- Joint Configuration: The joint design and geometry are important. Bevels, grooves, or gaps in the joint may require specific welding wire types or sizes for proper penetration and fusion.
- Welding Position: Different welding positions (e.g., flat, horizontal, vertical, overhead) may require different welding wire types to ensure proper bead placement and control.
Common Welding Wire Options for Carbon Steel
Carbon steel is a versatile material, so it's compatible with a number of different types of welding wires. The choice of which one is the best depends on the job, so it's important to be fully informed about each of your options before making that choice. If you want extra details on what's the difference between copper-coated and copper-free welding wires, check out our other post! If you want a more in-depth look at flux-cored welding wires, check out What's the Best Flux-Cored Welding Wire for Carbon Steel.
- ER70S-6 (Solid Copper-Coated Welding Wire): This is the most commonly used solid wire for welding carbon steel. It's a mild steel wire with a balanced composition of silicon and manganese, providing good arc stability, minimal spatter, and smooth welding performance. It works well for a wide range of carbon steel applications, including general fabrication, automotive, construction, and structural welding projects.
- ER70S-3 (Solid Copper-Coated Welding Wire): Similar to ER70S-6 but with slightly lower levels of silicon and manganese, making it suitable for applications where lower silicon content is preferred, such as welding thin materials or when silicon levels may affect the final weld properties.
- ER70S-G (Solid Copper-Free Welding Wire): For applications where copper contamination is a concern, ER70S-G is a solid wire that offers good welding performance without the presence of copper. It maintains good weldability while eliminating the risk of copper contamination, and it also ensures the integrity of the weld in sensitive environments.
- E71T-1 (Flux-Cored Welding Wire): This is a popular choice for Flux-Cored Arc Welding (FCAW) of carbon steel. It's known for high deposition rates and good penetration, and it performs well in various positions. It's commonly used in heavy fabrication, structural welding, shipbuilding, and other applications where high welding speeds and high productivity are required.
- E70T-1 (Flux-Cored Welding Wire): Suitable for heavy-duty applications, E70T-1 offers excellent mechanical properties and impact resistance. It's often used for demanding welding scenarios in structural and heavy fabrication work. It delivers exceptional strength and impact resistance in the finished welds and is ideal for projects where the welds will undergo significant stress or loading.
Choosing the Right Diameter
A welding wire’s diameter plays a crucial role in the welding process. The diameter of the welding wire should be selected based on the material thickness and the welding machine's capabilities. Smaller-diameter wires are typically used for thinner materials or for more complex joints and welding positions, while larger-diameter wires are better suited for thicker sections or for simpler joints and welding positions.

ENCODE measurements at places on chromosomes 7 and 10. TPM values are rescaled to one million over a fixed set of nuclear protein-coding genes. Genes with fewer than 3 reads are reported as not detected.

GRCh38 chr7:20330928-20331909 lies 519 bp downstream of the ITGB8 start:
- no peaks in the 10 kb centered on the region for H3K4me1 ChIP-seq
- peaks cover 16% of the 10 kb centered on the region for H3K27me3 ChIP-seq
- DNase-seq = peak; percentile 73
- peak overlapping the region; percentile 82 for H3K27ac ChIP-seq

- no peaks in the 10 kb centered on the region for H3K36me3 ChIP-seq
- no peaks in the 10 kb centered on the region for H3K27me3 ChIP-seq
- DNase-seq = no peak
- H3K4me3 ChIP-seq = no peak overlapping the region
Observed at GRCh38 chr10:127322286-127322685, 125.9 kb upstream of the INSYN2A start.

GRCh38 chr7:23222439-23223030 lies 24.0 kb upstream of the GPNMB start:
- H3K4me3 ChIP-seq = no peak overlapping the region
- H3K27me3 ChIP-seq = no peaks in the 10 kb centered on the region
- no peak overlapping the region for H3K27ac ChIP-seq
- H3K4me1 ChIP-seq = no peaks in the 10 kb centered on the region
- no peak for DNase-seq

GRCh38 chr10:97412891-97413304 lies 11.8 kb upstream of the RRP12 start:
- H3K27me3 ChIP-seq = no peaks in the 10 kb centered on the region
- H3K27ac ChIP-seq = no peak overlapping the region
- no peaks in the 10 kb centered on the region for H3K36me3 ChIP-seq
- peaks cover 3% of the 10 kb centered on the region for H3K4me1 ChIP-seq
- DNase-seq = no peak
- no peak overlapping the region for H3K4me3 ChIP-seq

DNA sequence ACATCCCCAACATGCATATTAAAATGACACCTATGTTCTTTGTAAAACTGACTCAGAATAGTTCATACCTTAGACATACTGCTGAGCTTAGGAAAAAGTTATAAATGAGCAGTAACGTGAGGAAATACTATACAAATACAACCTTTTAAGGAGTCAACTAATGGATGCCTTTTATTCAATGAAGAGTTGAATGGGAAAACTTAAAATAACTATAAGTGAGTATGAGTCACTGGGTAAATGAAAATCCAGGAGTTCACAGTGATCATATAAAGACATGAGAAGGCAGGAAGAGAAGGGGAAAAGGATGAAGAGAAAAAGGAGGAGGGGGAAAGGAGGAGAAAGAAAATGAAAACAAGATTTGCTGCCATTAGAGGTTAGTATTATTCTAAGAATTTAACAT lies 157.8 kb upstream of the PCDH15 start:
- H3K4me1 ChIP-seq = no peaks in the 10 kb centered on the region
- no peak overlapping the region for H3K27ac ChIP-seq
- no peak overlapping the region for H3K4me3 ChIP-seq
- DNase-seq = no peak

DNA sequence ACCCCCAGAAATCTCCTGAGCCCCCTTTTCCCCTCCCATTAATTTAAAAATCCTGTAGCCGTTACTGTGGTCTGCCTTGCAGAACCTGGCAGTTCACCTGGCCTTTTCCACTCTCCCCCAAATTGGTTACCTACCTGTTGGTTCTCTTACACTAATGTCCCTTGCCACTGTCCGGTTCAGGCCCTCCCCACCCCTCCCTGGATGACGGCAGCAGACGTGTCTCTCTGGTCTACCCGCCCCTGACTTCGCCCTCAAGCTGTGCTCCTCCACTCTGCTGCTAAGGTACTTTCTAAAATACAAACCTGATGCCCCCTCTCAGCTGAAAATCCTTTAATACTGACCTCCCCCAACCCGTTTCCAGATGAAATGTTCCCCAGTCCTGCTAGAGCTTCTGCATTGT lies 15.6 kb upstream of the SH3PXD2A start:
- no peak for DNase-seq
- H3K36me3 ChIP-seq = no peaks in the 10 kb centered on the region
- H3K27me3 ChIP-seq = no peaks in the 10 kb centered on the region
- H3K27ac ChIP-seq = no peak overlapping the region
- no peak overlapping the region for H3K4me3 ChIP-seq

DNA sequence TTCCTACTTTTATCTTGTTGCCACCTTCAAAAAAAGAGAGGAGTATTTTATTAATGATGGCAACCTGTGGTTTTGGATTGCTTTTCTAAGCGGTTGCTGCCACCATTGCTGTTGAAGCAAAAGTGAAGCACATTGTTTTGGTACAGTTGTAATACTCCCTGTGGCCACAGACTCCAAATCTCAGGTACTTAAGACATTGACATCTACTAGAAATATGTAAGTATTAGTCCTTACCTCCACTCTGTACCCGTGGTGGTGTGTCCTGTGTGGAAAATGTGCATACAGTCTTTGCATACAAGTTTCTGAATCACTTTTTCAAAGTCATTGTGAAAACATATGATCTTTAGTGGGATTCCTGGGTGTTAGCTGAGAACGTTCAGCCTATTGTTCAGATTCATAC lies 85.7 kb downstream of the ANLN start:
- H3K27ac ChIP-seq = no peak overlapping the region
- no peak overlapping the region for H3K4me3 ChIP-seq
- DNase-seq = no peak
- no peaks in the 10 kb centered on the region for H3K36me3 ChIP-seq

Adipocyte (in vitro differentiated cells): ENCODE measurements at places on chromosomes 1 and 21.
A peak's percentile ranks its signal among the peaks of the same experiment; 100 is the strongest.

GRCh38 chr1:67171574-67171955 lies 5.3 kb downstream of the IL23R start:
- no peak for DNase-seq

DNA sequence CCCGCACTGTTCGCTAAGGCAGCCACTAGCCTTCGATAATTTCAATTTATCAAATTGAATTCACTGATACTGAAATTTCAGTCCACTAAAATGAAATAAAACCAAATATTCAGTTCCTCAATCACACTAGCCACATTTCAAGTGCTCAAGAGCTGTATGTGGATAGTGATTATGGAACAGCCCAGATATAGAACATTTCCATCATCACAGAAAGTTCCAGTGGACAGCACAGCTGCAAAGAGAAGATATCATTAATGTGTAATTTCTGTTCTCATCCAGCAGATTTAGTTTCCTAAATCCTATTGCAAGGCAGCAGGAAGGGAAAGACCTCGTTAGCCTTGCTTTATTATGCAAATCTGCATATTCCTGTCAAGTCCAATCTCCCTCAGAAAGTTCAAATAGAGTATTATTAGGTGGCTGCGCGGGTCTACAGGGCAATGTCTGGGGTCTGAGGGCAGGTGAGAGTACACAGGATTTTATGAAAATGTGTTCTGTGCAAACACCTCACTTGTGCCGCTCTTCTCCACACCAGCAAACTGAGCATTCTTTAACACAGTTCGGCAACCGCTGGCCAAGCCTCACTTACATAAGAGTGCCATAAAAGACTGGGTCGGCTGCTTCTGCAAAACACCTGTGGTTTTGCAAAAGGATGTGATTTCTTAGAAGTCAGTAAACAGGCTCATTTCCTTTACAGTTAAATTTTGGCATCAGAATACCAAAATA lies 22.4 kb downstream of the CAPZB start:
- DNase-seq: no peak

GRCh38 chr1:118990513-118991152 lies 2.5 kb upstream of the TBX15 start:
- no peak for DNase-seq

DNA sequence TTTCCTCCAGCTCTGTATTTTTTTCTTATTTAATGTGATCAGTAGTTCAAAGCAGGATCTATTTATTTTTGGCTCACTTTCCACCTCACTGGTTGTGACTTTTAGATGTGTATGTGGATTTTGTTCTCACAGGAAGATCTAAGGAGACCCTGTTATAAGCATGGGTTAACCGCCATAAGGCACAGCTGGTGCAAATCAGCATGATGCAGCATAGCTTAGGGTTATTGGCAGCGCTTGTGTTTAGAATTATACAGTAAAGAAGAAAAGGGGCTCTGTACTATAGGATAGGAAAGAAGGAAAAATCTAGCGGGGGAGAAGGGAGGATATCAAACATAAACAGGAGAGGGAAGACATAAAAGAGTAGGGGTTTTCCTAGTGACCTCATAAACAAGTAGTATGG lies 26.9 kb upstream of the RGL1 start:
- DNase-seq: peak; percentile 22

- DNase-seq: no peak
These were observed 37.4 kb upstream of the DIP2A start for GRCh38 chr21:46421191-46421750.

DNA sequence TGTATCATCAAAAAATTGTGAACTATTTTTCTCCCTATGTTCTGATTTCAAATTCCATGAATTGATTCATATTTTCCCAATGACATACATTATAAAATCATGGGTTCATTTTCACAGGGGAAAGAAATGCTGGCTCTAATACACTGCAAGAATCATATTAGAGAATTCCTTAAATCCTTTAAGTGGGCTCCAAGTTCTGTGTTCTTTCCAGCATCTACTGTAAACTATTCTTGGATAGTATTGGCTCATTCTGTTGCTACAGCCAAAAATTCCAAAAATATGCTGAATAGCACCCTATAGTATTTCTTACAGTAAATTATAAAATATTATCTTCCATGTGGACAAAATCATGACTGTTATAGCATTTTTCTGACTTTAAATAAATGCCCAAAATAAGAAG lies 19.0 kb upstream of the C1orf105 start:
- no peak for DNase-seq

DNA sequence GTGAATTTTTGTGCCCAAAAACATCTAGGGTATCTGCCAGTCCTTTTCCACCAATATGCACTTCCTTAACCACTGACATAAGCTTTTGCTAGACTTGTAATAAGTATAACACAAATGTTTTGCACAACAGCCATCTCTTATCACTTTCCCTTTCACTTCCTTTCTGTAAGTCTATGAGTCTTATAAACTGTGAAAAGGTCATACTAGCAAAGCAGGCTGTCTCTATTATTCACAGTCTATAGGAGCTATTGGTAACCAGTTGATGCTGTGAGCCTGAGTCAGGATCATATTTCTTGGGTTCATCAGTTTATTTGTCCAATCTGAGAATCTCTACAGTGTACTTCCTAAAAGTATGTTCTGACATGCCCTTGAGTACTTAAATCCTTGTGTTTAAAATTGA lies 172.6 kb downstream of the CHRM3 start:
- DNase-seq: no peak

Consult Manufacturer Guidelines
Always consult the manufacturer's recommendations and welding procedures for the specific wire you plan to use. They provide valuable information on the welding wire's suitability for various applications and welding parameters.
NS ARC Quality Carbon Steel Welding Wire
Choosing the right welding wire is a critical step in ensuring successful carbon steel welding. Consider factors like the carbon steel grade, wire type, material thickness, joint configuration, and welding position to make an informed choice. By selecting the appropriate welding wire and following proper welding procedures, you can achieve strong, reliable welds in your carbon steel projects.
We recommend that you browse our selection of carbon steel welding wire that is engineered to promote excellent feedability, consistency, and welding strength. Our Copper-Glide™ copper-coated welding wire provides improved electrical conductivity, corrosion resistance, and smooth wire feeding. For situations where copper contamination is a concern, we also have our line of Silver-Glide™ CopperFree™ welding wire is a reliable alternative as it offers great weld quality, promotes health and safety of the welder, and is excellent for environmental considerations. Contact the Pit Crew today so that our team of industry experts can guide you through selecting the ideal welding wire solution that best suits your next welding project.
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DISCLAIMER: This information is descriptive in nature and not purely prescriptive. Refer to your own welding machine’s user manual for proper settings and consult a welding expert for support.